Polari HQ • What are we listening to?
What music are we listening to at Polari HQ this week?
Eric Anderson – Coexist by XX
Since The XX won the Mercury Music Prize they’ve been endlessly covered and sampled. Every time I turn on the TV it’s like Romy Madley Croft’s hauntingly beautiful soft voice is being played over slowed down footage of some new reality-show star experiencing triumph or defeat. Now listening to their new album titled Coexist I’m once again swept away by the minimal beauty of a few electronic beats and sonorous guitar string plucks overlapping with mournful voices. The sounds are similar to the first album but there is a growing maturity in the words and rhythm focusing mainly on the pleasures and pangs of love. The sincere heartfelt sweetness of ‘Angels’ is so gorgeously expressed I’m hoping this song will completely overshadow that soporific Robbie Williams tune. In ‘Missing’ there is a pregnant pause so powerful that when Oliver Sim’s voice finally breaks it the song makes me literally shiver. It’s an impressively beautiful collection perfect for a contemplative mood. I’m savouring and enjoying it now before these new tunes are spun through our popular culture and flattened out simplifying the emotion that is so achingly present.
Little Bastard – Thee Physical by Pictureplanes
Imagine if you took Destroy Rock & Roll by Mylo, the debut album by Crystal Castles, a load of CDs you had in the ’90s and smashed them on the floor, (then) gluing all the pieces into one big CD, and listened to the result. Add in some tie-dye and some brothel creepers, and you’re some way to what Pictureplanes album Thee Physical sounds like. Released last year, it’s taken me a while to discover – I started boycotting anything East London in protest of East London “Hipster” fashion and music becoming “High Street”. But with the onset of Hipster popstars like Charli XCX and Grimes, my love of Crystal Castles and random electronic drug music soundscapes, it was going to catch up with me eventually. From its Paul Verhoven inspired artwork, through to the fuzzy trance like sounds and samples, and with track names like ‘Black Nails’ and ‘Trancegender’, this album is my summer chill out. When it’s late, and so hot I need to crack open the windows, with the lights off, and a cold cider in one hand, THIS is what I’m listening to!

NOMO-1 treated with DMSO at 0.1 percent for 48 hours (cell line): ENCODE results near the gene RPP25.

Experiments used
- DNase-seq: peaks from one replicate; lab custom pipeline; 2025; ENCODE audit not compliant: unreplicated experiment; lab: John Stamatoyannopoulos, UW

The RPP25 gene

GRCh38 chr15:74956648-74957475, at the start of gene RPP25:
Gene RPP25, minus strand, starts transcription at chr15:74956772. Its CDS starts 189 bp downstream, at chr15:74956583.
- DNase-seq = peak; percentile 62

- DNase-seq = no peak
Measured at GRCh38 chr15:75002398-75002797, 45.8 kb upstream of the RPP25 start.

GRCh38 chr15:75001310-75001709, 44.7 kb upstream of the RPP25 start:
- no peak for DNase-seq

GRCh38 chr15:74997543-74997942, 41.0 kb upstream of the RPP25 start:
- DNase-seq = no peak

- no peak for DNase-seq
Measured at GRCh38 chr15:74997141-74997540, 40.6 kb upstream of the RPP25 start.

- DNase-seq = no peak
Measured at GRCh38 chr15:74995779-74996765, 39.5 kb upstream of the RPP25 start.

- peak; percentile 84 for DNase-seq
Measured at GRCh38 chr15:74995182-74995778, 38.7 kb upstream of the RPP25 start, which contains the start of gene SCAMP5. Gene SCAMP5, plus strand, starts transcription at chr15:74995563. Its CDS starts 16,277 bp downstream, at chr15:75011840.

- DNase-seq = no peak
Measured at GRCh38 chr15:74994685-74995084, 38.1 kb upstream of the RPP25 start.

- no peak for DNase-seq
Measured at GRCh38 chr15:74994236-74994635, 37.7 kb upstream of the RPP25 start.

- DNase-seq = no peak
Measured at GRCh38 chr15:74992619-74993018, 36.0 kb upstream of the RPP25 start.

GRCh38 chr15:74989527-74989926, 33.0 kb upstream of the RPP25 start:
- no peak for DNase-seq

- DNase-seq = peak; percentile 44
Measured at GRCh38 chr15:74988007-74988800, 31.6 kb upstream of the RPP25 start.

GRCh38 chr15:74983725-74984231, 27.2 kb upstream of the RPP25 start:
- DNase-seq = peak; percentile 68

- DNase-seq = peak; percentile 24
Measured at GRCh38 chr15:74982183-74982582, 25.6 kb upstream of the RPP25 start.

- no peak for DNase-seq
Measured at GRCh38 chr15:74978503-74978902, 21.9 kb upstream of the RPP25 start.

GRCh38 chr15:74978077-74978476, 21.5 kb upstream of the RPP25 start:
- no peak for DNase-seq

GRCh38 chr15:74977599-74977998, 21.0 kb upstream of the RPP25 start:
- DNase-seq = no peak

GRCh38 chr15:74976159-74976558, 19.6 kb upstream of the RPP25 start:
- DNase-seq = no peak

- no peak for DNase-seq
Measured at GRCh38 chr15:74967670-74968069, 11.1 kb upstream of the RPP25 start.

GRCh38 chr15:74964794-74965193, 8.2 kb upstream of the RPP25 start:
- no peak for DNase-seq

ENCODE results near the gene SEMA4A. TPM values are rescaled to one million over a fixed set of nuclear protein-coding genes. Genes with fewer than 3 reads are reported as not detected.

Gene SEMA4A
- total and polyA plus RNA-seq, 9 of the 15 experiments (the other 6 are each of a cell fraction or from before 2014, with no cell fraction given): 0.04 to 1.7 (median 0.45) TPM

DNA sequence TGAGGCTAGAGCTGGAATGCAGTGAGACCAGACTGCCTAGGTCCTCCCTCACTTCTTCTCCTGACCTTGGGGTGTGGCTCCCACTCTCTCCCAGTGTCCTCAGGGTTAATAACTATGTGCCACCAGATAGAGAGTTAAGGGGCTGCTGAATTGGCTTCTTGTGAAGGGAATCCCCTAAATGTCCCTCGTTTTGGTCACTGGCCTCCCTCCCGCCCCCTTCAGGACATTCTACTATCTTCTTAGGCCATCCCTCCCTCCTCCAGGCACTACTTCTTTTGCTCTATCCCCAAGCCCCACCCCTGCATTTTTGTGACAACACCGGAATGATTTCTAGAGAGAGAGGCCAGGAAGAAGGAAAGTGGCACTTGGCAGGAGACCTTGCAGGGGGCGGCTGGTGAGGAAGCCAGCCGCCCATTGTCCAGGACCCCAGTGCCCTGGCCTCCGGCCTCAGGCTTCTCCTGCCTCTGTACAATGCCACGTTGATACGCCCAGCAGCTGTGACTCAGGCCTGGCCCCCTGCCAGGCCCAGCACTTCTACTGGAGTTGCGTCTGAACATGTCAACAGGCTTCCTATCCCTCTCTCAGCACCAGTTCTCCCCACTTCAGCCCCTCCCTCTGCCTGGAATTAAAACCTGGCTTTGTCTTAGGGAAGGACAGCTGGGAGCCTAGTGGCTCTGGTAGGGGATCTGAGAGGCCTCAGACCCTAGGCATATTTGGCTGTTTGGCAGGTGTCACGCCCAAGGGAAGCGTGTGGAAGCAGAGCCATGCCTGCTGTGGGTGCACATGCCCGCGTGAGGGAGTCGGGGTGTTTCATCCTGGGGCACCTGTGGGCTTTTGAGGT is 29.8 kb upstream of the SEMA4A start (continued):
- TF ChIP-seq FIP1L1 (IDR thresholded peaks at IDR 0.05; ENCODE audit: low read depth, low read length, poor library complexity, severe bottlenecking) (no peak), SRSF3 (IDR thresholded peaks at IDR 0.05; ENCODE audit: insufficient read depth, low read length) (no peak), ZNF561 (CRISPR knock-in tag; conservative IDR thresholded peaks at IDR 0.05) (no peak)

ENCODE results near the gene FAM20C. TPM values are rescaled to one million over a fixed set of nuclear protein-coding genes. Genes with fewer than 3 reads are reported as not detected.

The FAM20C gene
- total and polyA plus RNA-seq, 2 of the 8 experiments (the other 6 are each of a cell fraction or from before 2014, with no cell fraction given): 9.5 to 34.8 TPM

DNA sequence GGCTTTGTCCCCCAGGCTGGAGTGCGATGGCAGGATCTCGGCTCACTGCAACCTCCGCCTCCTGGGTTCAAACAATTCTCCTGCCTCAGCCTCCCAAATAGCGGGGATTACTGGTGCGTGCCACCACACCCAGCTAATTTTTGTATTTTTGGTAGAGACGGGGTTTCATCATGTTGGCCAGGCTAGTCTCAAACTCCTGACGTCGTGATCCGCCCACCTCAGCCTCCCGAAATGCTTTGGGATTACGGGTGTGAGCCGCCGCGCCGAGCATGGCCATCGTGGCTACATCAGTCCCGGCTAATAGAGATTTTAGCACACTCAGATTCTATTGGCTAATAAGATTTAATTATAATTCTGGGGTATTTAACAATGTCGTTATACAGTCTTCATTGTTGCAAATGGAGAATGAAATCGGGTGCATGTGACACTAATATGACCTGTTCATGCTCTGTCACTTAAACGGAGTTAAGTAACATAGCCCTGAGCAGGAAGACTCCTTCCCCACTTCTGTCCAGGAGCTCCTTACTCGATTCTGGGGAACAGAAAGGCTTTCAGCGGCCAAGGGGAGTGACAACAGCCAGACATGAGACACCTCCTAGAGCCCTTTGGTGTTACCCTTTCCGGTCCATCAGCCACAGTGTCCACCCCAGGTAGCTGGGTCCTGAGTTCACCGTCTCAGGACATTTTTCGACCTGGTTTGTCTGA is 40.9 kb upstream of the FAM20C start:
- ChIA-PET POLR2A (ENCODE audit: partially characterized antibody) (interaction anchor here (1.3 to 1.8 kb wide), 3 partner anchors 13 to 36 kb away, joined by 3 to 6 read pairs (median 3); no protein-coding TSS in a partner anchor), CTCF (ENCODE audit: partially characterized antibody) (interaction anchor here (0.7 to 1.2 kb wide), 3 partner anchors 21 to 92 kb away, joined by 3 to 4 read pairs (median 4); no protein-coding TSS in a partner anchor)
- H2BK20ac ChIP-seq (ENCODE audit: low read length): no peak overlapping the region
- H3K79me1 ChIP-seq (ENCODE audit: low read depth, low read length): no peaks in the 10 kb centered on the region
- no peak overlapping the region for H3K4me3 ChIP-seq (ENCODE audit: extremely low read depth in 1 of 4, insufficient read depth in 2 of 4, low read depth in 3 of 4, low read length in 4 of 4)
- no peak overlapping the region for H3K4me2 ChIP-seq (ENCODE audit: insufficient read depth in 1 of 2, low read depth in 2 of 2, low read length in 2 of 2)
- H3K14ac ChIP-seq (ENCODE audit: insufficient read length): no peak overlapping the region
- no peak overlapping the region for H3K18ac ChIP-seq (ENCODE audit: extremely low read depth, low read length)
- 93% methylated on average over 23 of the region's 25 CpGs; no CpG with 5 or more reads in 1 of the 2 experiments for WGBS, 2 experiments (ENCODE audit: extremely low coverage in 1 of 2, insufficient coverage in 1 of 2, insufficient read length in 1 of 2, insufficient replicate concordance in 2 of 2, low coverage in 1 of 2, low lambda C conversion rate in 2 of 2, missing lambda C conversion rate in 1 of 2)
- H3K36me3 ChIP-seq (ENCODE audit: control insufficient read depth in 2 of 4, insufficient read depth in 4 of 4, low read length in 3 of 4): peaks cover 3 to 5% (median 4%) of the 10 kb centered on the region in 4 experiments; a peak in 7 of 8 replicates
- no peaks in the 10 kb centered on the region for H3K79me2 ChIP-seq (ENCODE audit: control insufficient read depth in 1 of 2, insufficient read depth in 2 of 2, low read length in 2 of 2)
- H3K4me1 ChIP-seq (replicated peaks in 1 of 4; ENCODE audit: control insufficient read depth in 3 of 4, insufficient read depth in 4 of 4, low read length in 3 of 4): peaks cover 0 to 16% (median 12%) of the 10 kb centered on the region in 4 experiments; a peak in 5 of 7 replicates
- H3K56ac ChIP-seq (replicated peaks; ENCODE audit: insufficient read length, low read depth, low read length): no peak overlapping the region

Scott De Buitléir – Myrra Rós Þrastardóttir
Myrra Rós Þrastardóttir is an Icelandic singer/songwriter from Reykjavík who I came across by accident on YouTube, like most great musical discoveries these days. When singing with just guitar, there is a quality to her music that almost resembles American folk, but she has also experimented with more ambient/experimental styles (check out ‘Morse Codes’ for example). She sings in both English and Icelandic with a gentle but husky voice that could easily soothe you to sleep. Introduce yourself to her by listening to ‘The House The Home,’ but don’t be intimidated by her Icelandic songs – the melody alone is worth the listen: Myrra Rós Þrastardóttir on Soundcloud.
Walter Beck – Long Way From Home by Mississippi Fred McDowell
Mississippi Fred McDowell once declared famously “I do not play no rock n roll” and this 1966 LP is about as stripped down as it gets, a collection of nine acoustic blues numbers of just McDowell and his guitar. McDowell was a master at hypnotic, driving chords and this album showcases some of his best, cuts like ‘The Train I Ride’, ‘Millionaire’s Daughter Blues’ and my personal favorite on this record ‘Poor Boy Long Way from Home’.
After a long day of working at the gas station, dealing with griping customers and various technological apparatuses that don’t work (i.e. the credit card reader), it’s nice to come home and crank up some old delta-style blues. Sure, I could come home and let some heavy metal rip, release a bit of tension that way (Lord knows I’ve done it before), but there’s something about McDowell’s voice and hypnotic guitar that lets me relax without the side effect of being pissed off. And as a bonus, there’s nothing like writing some new poetry with the sounds of good, swinging delta blues in the background.